There is a surgeon’s kit from 1865 — the end of the Civil War — that includes ivory-handled instruments for amputating, trepanning (drilling holes into the skull) and ophthalmology. And there is a child’s MRI helmet from 2011 that comes with an algorithm to correct for movement as it scans kids’ brains.
It’s all very impressive. Yet somehow, none of it is quite as compelling as the parade of humanity in the hospital corridors, which you pass on your way to the Ether Dome. It’s on the fourth floor of the hospital’s original Bulfinch Building — a large granite Greek Revival structure dwarfed by and connected to the modern buildings around it.
The Ether Dome is famous for good reason. In this room on Oct. 16, 1846 (otherwise known as Ether Day), William T.G. Morton successfully trialed the first use of sulfuric ether as an anesthetic on a surgical patient. The impact was world-changing. Before anesthesia, some people chose death over surgery because it was such an excruciating ordeal.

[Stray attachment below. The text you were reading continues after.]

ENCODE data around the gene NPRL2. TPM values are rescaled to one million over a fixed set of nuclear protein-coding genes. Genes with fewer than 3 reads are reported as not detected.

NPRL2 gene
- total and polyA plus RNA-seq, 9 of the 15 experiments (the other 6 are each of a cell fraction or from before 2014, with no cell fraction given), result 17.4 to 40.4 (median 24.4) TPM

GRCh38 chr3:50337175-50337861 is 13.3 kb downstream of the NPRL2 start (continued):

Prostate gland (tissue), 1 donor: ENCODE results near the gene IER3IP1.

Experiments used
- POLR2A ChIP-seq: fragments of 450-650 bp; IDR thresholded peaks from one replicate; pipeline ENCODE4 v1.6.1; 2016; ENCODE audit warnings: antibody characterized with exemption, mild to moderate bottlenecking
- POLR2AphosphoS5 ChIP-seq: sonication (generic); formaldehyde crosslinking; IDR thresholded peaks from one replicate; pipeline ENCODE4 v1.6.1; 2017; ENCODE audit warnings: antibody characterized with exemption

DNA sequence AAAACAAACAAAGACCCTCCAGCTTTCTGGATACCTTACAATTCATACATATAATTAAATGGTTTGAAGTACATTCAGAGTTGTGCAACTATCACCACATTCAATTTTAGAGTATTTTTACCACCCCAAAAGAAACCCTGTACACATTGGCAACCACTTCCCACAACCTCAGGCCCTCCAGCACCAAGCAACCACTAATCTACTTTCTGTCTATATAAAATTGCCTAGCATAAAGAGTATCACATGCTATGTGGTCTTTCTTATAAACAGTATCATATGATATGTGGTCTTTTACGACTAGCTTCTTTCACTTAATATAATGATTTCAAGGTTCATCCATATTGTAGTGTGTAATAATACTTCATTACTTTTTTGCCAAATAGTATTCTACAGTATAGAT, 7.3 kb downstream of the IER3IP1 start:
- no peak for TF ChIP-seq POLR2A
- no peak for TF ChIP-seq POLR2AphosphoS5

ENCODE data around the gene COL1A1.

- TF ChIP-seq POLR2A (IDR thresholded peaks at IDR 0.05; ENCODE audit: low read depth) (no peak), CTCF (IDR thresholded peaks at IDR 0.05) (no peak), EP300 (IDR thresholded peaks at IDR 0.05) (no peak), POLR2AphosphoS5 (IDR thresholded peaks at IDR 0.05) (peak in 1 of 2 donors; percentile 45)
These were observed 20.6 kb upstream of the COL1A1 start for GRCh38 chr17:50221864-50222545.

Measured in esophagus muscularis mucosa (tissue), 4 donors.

The Ether Dome served as MGH’s operating theater from 1821 to 1867. The site’s significance comes into focus when you learn why the room was positioned where it is — separate, and elevated. There were two main reasons: to maximize natural light and to muffle the screams of surgical patients, thereby saving the equanimity of everyone else at the hospital.
Morton’s colleague, MGH surgeon and Harvard Medical School professor Henry Jacob Bigelow, wrote an article describing the experiment. The news traveled quickly around the world.